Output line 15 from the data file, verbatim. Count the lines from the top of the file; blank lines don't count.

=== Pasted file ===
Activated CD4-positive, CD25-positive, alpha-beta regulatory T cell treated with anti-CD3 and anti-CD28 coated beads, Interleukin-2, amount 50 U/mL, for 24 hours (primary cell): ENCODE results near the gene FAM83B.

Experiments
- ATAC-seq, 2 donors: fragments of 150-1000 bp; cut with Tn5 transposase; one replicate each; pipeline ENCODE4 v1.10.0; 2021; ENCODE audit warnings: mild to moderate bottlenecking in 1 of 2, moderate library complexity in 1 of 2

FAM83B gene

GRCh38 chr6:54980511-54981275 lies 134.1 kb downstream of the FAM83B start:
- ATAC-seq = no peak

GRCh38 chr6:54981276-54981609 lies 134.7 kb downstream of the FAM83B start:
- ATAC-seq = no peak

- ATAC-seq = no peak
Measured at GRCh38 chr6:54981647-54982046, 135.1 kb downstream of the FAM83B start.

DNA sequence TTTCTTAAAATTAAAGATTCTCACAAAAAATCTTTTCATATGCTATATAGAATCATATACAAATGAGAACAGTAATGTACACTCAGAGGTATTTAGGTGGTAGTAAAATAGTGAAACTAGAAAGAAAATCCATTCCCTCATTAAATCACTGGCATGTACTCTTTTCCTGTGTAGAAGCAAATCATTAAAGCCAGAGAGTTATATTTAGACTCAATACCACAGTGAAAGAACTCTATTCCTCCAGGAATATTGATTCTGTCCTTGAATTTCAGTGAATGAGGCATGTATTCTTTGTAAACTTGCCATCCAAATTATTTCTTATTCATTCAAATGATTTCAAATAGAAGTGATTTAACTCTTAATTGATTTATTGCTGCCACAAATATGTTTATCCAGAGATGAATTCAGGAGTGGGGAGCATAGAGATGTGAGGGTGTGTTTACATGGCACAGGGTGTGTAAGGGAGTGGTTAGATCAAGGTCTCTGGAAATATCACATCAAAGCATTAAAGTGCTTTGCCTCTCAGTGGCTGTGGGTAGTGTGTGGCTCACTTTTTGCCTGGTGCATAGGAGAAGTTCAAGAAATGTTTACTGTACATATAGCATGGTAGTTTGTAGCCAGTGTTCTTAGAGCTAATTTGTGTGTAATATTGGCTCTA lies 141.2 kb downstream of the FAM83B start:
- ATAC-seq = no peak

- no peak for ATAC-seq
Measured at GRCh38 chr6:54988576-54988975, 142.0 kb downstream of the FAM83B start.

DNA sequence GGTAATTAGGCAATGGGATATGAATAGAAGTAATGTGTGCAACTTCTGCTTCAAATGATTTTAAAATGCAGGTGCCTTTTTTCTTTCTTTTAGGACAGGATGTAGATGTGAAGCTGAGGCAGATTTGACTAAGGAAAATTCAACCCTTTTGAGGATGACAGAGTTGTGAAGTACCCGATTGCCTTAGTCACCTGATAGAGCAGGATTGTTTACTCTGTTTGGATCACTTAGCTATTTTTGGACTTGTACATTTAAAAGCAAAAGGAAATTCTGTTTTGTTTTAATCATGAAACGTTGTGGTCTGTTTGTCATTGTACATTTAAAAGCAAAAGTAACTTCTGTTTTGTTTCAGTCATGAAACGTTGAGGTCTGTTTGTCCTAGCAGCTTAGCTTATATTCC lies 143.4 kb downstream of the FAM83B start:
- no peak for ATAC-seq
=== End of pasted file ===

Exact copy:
DNA sequence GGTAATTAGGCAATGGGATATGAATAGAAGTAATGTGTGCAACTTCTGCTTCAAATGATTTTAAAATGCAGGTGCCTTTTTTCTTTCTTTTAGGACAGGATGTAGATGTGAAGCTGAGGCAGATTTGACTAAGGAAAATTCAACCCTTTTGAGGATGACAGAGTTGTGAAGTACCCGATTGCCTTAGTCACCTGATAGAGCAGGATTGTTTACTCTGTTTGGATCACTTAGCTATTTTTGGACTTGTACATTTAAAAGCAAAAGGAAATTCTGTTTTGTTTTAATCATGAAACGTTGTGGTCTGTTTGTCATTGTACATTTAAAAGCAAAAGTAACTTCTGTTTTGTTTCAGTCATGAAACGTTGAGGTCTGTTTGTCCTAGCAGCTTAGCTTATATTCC lies 143.4 kb downstream of the FAM83B start: